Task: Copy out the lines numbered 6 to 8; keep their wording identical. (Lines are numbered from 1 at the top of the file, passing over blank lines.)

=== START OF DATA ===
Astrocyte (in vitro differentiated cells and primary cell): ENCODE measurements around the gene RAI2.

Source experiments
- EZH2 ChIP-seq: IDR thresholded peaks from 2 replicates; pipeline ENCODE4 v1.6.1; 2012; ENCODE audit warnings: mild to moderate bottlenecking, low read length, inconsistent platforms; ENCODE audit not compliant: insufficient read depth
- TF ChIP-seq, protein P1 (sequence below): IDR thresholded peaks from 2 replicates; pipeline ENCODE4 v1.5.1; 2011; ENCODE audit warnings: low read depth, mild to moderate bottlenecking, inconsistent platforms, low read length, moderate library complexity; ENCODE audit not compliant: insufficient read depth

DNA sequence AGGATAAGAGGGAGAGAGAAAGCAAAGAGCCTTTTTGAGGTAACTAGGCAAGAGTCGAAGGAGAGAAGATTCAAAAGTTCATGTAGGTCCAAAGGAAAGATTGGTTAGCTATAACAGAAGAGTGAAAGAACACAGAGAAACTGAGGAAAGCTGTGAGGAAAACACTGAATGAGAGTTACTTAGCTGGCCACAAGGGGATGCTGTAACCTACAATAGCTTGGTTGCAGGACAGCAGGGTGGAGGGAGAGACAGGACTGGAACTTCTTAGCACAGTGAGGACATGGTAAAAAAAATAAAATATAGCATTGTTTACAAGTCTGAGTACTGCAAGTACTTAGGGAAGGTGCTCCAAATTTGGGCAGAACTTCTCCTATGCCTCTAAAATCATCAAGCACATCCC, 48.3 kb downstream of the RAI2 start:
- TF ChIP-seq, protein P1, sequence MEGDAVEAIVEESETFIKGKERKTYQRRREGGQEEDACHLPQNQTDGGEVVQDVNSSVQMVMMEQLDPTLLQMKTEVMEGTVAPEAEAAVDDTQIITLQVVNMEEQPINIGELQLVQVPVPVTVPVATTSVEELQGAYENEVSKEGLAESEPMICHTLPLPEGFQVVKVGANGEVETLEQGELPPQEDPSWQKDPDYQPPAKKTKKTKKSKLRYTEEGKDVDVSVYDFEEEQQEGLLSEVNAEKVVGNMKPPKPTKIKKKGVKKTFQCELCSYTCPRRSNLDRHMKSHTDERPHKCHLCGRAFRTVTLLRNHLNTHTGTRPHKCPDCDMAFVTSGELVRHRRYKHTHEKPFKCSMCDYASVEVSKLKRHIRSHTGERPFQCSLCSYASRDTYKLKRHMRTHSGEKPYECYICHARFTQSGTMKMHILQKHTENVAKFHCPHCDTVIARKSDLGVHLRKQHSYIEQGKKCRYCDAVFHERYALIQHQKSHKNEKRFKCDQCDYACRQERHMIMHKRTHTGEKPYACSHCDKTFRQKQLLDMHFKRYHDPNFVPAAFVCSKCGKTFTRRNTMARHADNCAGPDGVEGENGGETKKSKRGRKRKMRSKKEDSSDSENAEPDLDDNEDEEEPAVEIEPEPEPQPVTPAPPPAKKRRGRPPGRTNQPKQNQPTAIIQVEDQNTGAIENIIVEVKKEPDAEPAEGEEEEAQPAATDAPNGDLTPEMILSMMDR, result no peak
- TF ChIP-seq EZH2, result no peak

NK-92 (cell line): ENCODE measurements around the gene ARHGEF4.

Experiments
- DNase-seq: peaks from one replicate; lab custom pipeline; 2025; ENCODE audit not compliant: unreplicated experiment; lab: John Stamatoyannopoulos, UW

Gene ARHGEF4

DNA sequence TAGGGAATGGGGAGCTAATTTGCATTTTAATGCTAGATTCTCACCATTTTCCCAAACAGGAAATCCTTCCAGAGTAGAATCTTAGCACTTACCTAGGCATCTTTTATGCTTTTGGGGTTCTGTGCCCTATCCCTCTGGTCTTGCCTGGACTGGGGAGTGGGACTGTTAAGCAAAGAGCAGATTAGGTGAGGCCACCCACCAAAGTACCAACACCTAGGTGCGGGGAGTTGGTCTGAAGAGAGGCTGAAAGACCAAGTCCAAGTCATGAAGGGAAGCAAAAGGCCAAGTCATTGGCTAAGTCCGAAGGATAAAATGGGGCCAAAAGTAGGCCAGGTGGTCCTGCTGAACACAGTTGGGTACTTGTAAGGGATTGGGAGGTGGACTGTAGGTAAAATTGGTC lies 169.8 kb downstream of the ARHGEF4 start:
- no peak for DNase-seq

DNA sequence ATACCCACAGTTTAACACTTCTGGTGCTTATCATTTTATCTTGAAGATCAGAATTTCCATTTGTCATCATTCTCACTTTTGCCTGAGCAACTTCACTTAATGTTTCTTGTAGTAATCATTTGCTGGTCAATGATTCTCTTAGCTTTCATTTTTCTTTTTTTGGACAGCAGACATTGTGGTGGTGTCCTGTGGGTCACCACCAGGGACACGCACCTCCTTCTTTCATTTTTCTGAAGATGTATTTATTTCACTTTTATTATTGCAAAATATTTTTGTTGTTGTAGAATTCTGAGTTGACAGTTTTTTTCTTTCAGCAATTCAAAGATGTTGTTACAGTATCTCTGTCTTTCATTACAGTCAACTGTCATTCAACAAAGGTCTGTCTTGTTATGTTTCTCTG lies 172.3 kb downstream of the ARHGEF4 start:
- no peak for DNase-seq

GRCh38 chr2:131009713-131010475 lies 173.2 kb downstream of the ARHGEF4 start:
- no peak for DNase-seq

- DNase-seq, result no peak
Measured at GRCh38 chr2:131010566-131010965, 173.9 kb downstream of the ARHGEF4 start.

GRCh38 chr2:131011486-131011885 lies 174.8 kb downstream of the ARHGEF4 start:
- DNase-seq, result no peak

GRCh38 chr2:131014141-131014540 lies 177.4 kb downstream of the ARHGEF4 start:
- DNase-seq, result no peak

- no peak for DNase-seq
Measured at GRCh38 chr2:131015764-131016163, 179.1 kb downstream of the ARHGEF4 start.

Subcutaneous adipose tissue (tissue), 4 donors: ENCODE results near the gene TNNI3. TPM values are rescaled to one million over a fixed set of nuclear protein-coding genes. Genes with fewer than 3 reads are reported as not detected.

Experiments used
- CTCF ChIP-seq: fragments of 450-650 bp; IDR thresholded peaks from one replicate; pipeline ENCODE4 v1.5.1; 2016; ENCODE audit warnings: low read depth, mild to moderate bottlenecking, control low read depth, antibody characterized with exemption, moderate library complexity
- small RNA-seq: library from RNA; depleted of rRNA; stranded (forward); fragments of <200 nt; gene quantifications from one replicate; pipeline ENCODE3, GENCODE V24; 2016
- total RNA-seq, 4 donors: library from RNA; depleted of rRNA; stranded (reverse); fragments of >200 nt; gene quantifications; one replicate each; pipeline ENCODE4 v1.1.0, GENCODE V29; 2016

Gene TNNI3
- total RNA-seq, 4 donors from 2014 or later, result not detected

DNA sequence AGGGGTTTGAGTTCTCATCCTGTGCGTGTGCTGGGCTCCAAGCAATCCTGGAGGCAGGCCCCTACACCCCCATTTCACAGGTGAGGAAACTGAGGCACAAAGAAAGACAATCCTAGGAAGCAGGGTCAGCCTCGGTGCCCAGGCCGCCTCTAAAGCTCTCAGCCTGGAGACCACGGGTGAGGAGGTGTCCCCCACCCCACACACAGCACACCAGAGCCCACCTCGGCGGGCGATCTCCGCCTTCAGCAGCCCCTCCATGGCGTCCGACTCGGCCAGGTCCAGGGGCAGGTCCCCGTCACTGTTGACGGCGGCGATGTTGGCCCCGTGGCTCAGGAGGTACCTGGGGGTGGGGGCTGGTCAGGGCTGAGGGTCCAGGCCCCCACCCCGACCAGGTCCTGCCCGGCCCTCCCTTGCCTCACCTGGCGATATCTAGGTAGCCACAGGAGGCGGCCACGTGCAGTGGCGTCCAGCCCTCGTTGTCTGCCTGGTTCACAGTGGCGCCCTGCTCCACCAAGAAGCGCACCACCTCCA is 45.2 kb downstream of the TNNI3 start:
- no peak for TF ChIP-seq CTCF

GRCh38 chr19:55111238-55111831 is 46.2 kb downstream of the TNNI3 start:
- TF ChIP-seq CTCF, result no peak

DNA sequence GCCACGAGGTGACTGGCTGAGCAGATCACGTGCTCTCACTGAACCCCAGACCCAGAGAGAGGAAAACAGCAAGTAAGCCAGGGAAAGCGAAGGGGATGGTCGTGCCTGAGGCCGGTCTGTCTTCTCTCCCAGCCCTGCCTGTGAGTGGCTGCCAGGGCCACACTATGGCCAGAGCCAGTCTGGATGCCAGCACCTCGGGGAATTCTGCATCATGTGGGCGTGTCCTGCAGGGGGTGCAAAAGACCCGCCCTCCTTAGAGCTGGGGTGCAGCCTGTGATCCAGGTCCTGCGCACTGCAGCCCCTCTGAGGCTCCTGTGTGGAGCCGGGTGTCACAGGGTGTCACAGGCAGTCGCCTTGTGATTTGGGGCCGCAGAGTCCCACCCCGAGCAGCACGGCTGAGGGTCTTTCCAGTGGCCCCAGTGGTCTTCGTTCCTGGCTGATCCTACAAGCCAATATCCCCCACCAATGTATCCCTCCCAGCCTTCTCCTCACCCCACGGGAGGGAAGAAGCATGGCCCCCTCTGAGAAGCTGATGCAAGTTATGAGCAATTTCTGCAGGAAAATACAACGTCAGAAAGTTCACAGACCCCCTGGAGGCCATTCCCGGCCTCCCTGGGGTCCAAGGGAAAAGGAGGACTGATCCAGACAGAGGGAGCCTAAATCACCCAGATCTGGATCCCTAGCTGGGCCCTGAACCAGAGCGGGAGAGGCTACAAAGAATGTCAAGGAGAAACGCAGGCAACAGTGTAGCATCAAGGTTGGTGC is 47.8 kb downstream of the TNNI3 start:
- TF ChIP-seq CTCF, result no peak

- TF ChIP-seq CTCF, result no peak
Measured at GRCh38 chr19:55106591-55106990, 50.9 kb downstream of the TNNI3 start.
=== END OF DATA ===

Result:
- TF ChIP-seq, protein P1, sequence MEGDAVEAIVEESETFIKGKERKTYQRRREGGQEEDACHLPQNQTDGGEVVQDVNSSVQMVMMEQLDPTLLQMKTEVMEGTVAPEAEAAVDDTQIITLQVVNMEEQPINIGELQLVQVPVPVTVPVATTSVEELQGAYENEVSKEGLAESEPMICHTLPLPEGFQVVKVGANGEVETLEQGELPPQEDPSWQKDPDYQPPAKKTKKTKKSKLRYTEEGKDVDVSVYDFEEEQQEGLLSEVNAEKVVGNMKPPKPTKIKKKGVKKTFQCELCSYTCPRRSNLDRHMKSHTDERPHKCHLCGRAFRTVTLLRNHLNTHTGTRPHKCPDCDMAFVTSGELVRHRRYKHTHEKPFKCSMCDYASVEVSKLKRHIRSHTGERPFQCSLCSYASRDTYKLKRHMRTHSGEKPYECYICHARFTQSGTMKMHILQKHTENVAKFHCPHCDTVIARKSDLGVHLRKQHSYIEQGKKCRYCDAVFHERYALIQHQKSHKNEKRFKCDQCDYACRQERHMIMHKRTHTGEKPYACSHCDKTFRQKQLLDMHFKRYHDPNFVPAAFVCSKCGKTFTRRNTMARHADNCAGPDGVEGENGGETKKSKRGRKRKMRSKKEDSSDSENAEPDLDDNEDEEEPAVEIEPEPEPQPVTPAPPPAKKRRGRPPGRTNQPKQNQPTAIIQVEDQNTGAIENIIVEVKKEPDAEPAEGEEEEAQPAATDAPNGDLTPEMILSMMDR, result no peak
- TF ChIP-seq EZH2, result no peak

NK-92 (cell line): ENCODE measurements around the gene ARHGEF4.